Bucky O’Hare, everyone’s favorite space-going green rabbit, burst on the scene in 1991, unleashing a full multimedia bombardment including his own animated series, toy line and as with many properties of the time, a video game. Although he first appeared in comic form in the 80’s, Bucky was repackaged and revitalized following the success of another hot property during that time period: the Teenage Mutant Ninja Turtles.
The late 1980’s and early 90’s were rife with imitators, both good and bad, seeking to capitalize on the incredible success of the Turtles, who had spawned comics, a popular cartoon, a huge toy line, video games and a plethora of other merchandise in just a few short years. Bucky, a series focusing on anthropomorphic toad-fighting space animals led by the green guy himself, was originally published by Continuity Comics in 1984 before finally being re-launched in 1991 with a short-lived cartoon, Bucky O’Hare and the Toad Wars, and a toy line produced by 80’s powerhouse Hasbro. The NES game followed shortly after, all with the intention of grabbing a piece of that sweet, sweet TMNT pie.
Hasbro and animation studio Sunbow Entertainment had established a toy and cartoon juggernaut by the mid-eighties, having previously rolled out similar cross-over hits like G.I. Joe: A Real American Hero, Transformers and Jem. But Bucky and his crewmates couldn’t reach the heights of those series or help a struggling Hasbro, with toys that never approached the success of Playmates’ TMNT line and a cartoon that lasted a paltry 13 episodes.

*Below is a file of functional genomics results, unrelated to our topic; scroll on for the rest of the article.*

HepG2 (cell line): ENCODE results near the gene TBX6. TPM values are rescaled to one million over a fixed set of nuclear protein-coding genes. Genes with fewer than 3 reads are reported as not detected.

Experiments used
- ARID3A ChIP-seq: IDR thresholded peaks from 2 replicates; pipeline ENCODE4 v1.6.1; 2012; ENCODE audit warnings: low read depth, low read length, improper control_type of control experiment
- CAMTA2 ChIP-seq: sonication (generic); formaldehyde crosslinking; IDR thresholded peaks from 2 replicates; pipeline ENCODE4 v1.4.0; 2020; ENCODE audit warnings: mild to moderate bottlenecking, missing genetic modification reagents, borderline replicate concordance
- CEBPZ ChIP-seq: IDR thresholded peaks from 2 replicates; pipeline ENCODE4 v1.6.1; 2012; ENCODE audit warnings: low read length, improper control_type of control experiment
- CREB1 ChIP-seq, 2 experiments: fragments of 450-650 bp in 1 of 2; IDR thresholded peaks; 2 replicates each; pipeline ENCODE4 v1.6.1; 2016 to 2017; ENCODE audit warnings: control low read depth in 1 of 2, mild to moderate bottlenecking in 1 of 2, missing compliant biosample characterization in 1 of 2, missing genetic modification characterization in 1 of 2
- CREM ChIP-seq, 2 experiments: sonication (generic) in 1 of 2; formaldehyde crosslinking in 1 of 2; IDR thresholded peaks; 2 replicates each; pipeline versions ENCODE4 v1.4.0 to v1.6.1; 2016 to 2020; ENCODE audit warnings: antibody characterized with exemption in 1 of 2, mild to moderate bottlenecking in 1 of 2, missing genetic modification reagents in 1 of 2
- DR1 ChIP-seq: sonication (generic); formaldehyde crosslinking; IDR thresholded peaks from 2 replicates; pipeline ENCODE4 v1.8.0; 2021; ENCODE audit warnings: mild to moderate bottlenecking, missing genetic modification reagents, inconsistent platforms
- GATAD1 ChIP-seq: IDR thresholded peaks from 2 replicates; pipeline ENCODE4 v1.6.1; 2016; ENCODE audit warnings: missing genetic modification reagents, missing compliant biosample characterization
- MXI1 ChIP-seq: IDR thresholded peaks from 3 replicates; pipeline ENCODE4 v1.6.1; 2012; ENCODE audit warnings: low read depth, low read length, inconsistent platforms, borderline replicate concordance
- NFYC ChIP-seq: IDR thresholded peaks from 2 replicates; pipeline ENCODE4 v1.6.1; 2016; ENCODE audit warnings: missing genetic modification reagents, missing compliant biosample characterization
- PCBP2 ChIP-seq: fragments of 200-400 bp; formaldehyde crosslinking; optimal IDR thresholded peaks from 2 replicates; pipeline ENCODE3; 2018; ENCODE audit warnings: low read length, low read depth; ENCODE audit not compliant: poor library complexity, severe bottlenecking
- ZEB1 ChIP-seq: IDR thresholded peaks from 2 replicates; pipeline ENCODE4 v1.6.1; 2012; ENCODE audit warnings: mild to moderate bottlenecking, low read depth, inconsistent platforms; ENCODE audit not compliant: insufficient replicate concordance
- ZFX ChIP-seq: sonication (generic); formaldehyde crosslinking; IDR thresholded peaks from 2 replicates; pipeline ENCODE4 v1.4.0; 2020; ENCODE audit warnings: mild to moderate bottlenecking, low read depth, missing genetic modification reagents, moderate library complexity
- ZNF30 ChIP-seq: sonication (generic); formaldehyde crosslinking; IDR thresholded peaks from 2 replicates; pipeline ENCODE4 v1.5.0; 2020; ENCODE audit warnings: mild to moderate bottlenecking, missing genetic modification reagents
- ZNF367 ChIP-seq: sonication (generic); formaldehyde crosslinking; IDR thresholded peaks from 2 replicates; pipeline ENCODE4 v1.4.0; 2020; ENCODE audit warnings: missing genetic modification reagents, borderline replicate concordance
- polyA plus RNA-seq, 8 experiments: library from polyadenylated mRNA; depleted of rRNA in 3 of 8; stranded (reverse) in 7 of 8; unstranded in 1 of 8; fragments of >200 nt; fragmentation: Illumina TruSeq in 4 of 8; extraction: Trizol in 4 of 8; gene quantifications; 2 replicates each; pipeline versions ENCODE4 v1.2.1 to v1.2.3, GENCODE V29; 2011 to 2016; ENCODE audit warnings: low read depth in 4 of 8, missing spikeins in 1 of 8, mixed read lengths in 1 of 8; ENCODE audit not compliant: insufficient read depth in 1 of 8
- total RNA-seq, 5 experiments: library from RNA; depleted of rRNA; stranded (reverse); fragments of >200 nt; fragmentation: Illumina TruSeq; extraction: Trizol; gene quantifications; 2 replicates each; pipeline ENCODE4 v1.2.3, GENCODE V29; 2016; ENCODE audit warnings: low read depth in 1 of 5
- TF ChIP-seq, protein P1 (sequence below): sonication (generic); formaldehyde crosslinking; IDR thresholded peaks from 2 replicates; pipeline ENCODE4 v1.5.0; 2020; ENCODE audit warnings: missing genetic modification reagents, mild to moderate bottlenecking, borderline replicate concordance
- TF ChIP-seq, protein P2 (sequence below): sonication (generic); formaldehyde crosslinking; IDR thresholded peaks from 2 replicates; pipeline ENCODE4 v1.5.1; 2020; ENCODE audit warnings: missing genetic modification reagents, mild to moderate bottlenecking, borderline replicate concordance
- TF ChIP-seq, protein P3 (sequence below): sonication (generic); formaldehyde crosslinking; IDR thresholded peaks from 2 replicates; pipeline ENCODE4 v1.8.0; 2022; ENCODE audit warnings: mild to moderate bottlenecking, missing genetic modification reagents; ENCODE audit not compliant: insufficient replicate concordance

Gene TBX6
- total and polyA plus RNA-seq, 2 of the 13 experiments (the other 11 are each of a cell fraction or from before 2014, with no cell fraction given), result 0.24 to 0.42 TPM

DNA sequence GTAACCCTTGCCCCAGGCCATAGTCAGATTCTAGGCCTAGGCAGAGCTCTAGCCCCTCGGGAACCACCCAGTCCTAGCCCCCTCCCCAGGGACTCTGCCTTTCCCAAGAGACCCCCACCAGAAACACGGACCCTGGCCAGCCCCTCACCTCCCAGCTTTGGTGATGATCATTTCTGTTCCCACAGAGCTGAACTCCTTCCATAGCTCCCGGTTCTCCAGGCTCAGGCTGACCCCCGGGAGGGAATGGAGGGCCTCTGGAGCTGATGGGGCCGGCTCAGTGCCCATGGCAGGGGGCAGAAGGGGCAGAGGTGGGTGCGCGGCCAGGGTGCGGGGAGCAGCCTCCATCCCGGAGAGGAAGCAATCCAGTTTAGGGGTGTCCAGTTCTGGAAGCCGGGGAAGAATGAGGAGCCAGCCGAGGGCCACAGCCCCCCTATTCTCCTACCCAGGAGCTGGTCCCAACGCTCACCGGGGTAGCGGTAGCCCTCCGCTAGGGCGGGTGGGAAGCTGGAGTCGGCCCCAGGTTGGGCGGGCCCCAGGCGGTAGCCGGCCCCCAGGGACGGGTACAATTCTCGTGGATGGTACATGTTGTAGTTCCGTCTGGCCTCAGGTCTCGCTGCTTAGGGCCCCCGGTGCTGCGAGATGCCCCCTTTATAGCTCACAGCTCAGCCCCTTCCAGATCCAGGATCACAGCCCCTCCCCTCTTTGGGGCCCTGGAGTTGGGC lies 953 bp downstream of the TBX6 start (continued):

The series did, however, leave a lasting impact in a different way. Nearly 25 years after its release, Bucky O’Hare on the NES can no longer be considered a “hidden gem”, and the game stands out as both the franchise’s greatest contribution to retro history and as one of the best games on the system.
Developed by Konami, nearly a sure-thing on the NES, and released in January 1992, the Bucky O’Hare game features everything that was great about the cartoon, including colorful design, enjoyable music, and a cool space setting. Anyone familiar with games knows that licenses aren’t always a slam-dunk for a successful title, making it even more special that Konami put such care into this game, which was released months after the Super Nintendo hit shelves in North America.
Starting out as Bucky, the player sets out to rescue the rest of his crew who have been captured and stuck on different planets, including Dead-Eye Duck, Willy, Blinky and Jenny, each of whom have a different ability that will be needed to progress. For instance, Bucky can jump higher than the rest, Dead-Eye has a spread shot and Jenny has a boss-destroying charge shot.
The gameplay is instantly reminiscent of Capcom’s Mega Man series, with the ability to choose which level to begin with, as well as hot-switching between characters and their powers as you rescue them, much like being able to choose between Robot Master weapons.
The platforming is challenging with a large variety of levels from planet to planet, while the music for each stage is top notch. Tomoko Sumiyama (Base Wars) composed a number of 8-bit tracks that accurately recreate both the cartoon opening as well as some original songs, but despite her apparent skill, it would be her final NES project.